Liz Waldner's bold new collection takes its title and its inspiration from Definition 1 of Euclid's Elements of Geometry. Its six sections—point, line, circle, square, triangle, and point again—are explorations of various kinds of longing and loss—sex, death, exile, story, love, and time. Drawing from culture high and low—Eno and Aquinas, Lassie and Donne, Silicon Valley and Walden Pond—these poems offer proof of and proof against the “mortal right-lined circle” of memory and identity.
The innocence and Keatsian beauty of Euclid's geometry become poignant from a perspective that encompasses all that is non-Euclidean as well as space, time, and the theory of matter. With rare wit and linguistic daring, Waldner opens resonant channels of communication that show there is indeed more than meets the eye—or the mind—in her poems.
Hand to Mouth (Twist and Shout)
Cold comes slow up out
of the darkness among the leaves
that smell so good when bruised
Do you, too, recognize me
god so soon?
Her First Reckoning
Pour wine into vessels the violet of woods,
wine of the reddening stars.
You are god, you can do it.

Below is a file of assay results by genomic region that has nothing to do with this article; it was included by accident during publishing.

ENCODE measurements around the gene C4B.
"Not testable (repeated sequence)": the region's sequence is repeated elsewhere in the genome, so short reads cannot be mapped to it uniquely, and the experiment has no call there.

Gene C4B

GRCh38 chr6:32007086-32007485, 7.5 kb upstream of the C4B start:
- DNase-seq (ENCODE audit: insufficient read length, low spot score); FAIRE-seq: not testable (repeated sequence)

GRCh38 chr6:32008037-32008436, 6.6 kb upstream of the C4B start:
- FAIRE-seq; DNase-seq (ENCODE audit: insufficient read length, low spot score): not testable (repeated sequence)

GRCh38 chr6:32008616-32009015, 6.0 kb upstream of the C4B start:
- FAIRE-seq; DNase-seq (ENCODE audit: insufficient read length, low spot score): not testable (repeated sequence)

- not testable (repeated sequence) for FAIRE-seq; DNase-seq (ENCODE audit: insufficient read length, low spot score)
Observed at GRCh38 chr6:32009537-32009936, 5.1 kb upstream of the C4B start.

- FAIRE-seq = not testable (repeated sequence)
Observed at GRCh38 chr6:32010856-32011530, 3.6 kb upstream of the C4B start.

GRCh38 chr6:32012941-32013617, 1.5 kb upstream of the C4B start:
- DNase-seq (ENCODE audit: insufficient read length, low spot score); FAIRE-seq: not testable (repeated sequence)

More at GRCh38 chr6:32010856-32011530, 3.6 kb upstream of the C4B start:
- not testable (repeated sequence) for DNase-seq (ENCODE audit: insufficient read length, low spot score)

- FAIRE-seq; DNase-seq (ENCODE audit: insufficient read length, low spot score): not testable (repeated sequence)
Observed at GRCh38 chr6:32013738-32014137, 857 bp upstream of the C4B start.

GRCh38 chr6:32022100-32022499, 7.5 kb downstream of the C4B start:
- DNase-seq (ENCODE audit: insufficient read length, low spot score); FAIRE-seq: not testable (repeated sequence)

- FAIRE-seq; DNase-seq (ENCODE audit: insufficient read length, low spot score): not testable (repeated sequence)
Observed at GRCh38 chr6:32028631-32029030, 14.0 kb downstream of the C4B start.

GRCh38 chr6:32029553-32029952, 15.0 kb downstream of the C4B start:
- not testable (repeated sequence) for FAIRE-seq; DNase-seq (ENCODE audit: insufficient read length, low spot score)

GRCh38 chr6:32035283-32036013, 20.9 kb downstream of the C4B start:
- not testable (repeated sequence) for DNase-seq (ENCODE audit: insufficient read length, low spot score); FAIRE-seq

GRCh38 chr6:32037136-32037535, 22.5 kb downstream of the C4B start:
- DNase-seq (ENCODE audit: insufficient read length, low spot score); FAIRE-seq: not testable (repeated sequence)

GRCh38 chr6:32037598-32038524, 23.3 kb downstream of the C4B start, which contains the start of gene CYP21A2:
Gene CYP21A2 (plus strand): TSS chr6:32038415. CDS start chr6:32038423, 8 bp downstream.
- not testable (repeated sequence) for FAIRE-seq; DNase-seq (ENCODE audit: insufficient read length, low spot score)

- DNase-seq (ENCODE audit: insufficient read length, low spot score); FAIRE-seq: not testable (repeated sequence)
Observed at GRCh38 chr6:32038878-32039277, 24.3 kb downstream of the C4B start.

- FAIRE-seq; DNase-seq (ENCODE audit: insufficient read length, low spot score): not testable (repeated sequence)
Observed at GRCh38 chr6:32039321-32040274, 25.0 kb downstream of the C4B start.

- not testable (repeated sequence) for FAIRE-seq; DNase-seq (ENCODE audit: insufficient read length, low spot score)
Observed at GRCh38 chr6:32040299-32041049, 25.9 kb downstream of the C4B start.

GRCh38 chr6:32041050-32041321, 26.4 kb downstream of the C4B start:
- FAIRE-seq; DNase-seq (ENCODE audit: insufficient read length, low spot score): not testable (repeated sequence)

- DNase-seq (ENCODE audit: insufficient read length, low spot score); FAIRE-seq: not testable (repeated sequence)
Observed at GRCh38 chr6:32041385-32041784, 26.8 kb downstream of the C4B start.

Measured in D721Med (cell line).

Your lover calls you St. John the Conqueror.
I have heard her.
This is the name of a root.
Asperge the thousands and thousands of rooms
in which photosynthesis promises sun
to the acolyte cells. Rain yourself on a leaf.
Birch. The bark is malleable as mushroom flesh.
Show that you know me. Scratch out my name
with this tree. My name of trees.
On the day I arrive at the door of my death,
myself now hard to tell
from the trees that had hid it from me,
I will demand that you love me.
You made me like this.
Why did you make me like this?
Transitive, Intransitive: Extemporary Measures
Two crows above the marsh: sew.
Stitch the seventeen sleek shades of blue
to the shadow-patterned greens below.
See fit to make me a suitable view who
having nowhere to else to go
might as well wear this world well.
Llama necks periscope the view:
yonder, across the water, you
testing the air now a crow
chases a redwing blackbird through.
What can I show you who sees
I don't believe? For now,
what the eye of the needle sees:
through through through:
clouds, birds, me, trees;
soon: in, out, with, to;
something moving, something moved:
a stitch in time's an avenue,
future's sutures' revenue—
“the shining hour” improved.
|Publisher:||University of Iowa Press|
|Series:||Iowa Poetry Prize|
|Sold by:||Barnes & Noble|
|File size:||256 KB|
About the Author
Liz Waldner's first book of poems was Homing Devices.